A visit to the dental clinic makes you realise, rather painfully, that Tooth, not Truth, is God. It strikes you that no matter whether you eat to live or live to eat, you need all those molars, pre-molars and incisors in the pink of health. And the canines too, even if you aren't exactly a dog lover.
The dentist helps you settle down in a reclining seat, which is as comfy as the 'platinum' seater in a multiplex audi. Soon, the horror movie begins, starring yourself.
As the doctor peers into your wide-open mouth, you remember an episode from Lord Krishna's childhood. It's said that when Yashoda looked inside her son's mouth, she saw all the oceans, mountains, stars and planets, the whole universe and what-not. You wonder what the dental expert really sees in your 'oral universe'. Probably, high-denomination currency notes and all the things he can buy with them, such as swankier cars and second-honeymoon trips to Bali or Phuket.
Your train of thought is derailed by the screechy roar of a sharp instrument. You suspect that the doctor has read your mean mind and wants to punish you for doubting his Hippocratic integrity. You close your eyes to shut out the torture scene and try to imagine that all this is happening to someone else, preferably one of your enemies.
With your mouth becoming a minefield, you feel like hurling expletives at the dentist or his apprentice. Indeed, the biggest challenge is to control your overexcited tongue, which keeps flopping like a fish out of water. But no words come out your vocabulary is reduced to oohs alternating with aahs. Rinsing brings no relief as you helplessly watch your own blood go down the drain.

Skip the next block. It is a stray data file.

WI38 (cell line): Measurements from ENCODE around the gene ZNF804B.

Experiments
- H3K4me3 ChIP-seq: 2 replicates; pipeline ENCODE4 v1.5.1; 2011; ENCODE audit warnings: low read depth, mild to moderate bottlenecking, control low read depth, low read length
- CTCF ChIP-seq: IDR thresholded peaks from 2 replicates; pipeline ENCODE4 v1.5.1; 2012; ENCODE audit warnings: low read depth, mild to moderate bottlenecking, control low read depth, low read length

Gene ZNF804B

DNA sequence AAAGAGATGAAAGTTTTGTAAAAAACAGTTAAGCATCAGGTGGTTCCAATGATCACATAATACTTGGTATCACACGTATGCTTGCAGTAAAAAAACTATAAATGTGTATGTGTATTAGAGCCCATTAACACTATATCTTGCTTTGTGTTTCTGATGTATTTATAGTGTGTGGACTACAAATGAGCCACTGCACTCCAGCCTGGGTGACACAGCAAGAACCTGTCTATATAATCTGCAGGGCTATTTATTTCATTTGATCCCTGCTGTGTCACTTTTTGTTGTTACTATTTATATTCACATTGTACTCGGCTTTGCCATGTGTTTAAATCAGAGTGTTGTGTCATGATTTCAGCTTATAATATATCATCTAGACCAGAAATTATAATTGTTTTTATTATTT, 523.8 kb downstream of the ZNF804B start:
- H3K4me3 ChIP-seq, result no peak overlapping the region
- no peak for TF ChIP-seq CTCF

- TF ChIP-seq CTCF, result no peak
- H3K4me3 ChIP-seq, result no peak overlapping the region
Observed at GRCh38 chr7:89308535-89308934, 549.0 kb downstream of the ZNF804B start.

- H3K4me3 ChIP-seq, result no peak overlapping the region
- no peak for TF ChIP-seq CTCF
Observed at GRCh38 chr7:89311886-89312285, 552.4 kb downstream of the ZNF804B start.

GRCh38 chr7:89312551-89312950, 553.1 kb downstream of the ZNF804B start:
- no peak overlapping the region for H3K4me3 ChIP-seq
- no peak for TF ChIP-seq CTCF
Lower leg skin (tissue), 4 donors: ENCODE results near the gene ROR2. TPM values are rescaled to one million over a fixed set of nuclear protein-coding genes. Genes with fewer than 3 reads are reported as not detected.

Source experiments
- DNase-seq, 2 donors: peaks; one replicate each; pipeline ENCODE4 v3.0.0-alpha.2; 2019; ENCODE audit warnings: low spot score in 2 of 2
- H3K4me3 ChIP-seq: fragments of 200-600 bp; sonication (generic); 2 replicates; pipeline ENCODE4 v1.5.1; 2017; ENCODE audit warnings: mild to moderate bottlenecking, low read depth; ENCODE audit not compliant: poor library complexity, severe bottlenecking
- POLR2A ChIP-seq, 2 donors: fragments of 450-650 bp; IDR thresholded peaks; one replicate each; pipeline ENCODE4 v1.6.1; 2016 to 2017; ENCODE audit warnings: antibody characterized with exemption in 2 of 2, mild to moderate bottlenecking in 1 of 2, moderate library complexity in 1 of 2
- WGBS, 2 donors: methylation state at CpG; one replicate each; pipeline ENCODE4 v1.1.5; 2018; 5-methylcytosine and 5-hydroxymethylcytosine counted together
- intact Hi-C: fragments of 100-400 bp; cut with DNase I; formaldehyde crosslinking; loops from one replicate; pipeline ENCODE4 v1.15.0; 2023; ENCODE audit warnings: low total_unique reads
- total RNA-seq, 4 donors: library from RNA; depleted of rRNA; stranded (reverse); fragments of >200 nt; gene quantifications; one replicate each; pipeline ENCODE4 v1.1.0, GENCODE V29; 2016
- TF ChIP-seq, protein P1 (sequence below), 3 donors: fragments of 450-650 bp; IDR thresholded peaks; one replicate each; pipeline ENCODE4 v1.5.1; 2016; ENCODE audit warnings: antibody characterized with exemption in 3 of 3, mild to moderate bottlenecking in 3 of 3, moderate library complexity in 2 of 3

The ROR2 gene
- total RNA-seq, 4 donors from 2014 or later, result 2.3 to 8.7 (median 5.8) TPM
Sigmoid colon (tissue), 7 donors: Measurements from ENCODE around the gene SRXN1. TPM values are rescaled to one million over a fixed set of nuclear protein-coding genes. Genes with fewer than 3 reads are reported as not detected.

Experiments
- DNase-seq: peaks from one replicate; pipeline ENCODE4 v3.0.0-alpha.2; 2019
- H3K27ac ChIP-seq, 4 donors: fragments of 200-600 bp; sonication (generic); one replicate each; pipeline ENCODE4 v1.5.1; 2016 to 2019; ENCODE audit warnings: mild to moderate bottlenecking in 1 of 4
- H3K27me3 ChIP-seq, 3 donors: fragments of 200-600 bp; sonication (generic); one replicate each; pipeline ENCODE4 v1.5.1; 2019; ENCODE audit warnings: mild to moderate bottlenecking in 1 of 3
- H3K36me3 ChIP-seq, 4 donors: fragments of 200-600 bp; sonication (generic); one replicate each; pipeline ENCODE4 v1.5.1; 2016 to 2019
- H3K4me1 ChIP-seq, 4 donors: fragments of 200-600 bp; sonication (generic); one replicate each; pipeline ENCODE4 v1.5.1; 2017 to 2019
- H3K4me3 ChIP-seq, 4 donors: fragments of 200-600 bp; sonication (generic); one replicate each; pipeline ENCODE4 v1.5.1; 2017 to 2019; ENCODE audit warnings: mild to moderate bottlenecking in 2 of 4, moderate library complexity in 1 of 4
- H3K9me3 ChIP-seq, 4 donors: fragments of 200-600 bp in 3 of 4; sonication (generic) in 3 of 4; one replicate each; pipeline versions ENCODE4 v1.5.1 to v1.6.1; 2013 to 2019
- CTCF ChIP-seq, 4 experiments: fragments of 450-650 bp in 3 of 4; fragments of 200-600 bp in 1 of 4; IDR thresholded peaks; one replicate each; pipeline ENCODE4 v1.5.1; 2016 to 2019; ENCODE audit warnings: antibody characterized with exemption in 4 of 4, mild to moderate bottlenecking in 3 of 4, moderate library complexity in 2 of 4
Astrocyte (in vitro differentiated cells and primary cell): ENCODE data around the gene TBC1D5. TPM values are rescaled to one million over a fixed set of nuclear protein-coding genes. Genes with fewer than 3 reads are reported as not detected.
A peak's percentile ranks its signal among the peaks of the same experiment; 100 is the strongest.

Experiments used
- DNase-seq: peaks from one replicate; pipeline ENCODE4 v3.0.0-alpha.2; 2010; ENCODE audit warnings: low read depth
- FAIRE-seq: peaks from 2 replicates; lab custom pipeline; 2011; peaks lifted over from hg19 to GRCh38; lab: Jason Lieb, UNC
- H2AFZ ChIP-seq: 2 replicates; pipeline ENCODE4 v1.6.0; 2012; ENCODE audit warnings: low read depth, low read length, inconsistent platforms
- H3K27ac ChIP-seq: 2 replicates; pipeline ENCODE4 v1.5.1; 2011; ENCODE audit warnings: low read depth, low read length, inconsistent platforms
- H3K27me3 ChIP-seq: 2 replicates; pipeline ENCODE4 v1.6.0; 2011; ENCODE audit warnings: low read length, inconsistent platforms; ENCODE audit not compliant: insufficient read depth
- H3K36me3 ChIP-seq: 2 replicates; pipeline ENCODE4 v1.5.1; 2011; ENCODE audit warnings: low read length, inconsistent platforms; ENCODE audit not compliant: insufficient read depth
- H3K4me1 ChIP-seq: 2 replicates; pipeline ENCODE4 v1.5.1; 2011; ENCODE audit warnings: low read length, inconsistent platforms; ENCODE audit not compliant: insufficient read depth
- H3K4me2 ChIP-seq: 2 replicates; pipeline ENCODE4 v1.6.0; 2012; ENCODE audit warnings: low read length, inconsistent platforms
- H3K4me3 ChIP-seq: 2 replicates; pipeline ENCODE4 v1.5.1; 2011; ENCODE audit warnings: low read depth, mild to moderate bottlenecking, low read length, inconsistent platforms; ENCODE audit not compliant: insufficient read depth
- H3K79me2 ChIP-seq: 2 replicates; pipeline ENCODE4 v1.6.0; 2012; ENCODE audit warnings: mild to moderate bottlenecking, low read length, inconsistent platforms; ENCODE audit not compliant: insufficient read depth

The treatment is repeatedly interrupted by phone calls, which are promptly attended by the doctor. Obviously, the 'switch-off-mobile-phone' poster is applicable only to patients. You want to somehow raise your voice against these double standards, but are advised to keep mum by an aching molar, which for once lives up to its 'wisdom tooth' tag.
At long last, your ordeal ends. But it's only for the time being, as the dentist fixes the date for the next sitting, much like a judge summoning an accused to court. On leaving the dental asylum, you realise that your wallet, rather lightweight now, only has enough cash to pay for a massage by the barber. And the moment his magical fingers swing into action, you blissfully start forgetting the nightmare you've just been through.
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